The latest addition to my website is Wright Morris‘s The Field of Vision. It tells the story of a disparate group of people who are attending a bullfight in Mexico and whose back-stories we learn as the bullfight progresses. Walter McKee, but invariably called McKee, has always looked up to Gordon Boyd, who has had some success as a playwright. McKee, his wife, Lois, his grandson Gordon, named after his father, who was named after Boyd, and his father-in-law, Tom Scanlon, who is now blind and deaf and was expected to die some forty years ago, meet Boyd at the bullfight, with a German-born psychoanalyst and one of the psychoanalyst’s former patients and now seemingly his lover, Paula Kahler. As we follow the progress of the bullfight, we learn about the earlier lives of the characters and, in particular, Boyd’s influence on McKee and his effect on McKee and his family, even when they do not see him for a while. It does not quite work for me, maybe because the characters are not too sympathetic.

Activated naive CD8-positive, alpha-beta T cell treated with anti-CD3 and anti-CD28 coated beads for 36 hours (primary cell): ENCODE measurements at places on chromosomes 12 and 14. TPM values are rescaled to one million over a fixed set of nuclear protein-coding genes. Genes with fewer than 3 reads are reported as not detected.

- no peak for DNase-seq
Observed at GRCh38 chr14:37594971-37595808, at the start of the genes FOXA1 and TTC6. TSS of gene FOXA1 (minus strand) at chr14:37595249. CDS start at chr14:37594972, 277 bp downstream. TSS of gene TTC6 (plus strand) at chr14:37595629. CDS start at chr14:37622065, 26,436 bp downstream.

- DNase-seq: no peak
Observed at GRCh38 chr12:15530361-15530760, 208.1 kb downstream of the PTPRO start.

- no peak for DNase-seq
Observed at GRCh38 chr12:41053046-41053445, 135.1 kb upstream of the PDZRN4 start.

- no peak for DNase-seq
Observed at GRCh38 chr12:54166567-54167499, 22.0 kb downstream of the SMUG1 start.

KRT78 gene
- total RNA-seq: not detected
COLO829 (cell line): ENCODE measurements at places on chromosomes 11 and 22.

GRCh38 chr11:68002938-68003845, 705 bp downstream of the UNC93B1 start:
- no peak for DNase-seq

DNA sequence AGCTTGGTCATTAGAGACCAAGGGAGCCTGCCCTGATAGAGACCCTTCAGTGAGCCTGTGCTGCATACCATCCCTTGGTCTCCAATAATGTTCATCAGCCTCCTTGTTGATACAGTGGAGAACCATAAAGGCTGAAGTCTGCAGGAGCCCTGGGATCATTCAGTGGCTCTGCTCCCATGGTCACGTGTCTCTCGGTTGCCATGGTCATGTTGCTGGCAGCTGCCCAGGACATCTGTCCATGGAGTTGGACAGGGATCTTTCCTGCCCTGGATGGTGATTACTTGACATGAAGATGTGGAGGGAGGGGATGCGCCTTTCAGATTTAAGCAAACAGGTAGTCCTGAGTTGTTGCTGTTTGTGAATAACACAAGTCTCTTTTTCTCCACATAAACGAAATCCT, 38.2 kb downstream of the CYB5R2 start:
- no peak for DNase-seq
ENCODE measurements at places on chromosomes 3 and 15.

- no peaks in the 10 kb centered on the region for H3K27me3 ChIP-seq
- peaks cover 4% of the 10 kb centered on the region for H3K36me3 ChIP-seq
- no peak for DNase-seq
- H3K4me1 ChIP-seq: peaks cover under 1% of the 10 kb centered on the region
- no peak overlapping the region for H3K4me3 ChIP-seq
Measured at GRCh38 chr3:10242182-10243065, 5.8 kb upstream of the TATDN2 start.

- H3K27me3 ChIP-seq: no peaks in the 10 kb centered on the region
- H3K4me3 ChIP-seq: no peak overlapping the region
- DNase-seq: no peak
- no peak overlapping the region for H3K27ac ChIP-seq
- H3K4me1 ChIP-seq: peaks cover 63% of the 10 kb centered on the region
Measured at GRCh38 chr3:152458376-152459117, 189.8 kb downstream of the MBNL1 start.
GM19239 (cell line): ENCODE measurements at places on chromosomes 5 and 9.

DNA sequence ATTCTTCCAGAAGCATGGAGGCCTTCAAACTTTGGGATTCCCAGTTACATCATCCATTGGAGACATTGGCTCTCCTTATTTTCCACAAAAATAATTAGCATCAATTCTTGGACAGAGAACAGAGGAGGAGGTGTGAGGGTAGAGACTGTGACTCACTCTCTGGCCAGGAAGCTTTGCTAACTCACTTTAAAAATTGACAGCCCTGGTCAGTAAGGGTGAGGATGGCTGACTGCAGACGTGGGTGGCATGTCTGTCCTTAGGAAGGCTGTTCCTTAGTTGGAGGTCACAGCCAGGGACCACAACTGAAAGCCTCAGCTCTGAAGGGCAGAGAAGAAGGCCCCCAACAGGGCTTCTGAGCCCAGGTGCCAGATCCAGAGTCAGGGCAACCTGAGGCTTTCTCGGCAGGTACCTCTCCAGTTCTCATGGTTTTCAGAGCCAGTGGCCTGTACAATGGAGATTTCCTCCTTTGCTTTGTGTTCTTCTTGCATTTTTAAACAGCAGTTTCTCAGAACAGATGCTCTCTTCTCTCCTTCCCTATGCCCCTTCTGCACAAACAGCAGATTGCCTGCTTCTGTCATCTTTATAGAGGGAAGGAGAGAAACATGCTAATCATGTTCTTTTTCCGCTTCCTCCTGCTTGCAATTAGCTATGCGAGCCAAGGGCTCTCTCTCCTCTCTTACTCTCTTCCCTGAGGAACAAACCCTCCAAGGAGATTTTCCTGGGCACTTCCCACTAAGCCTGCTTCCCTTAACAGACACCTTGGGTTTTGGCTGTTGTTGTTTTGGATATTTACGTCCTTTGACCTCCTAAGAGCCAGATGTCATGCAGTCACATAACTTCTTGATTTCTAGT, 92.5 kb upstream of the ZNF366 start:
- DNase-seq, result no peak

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One of Morris’s greatest works, in my opinion (and a National Book Award winner for best novel).Sympathetic characters in the conventional sense are not much in his line; I can recall very few across his entire corpus.
I am well aware that some people loved this novel but others certainly did not. I do not think that it is a bad novel as some have suggested but I feel he wrote better.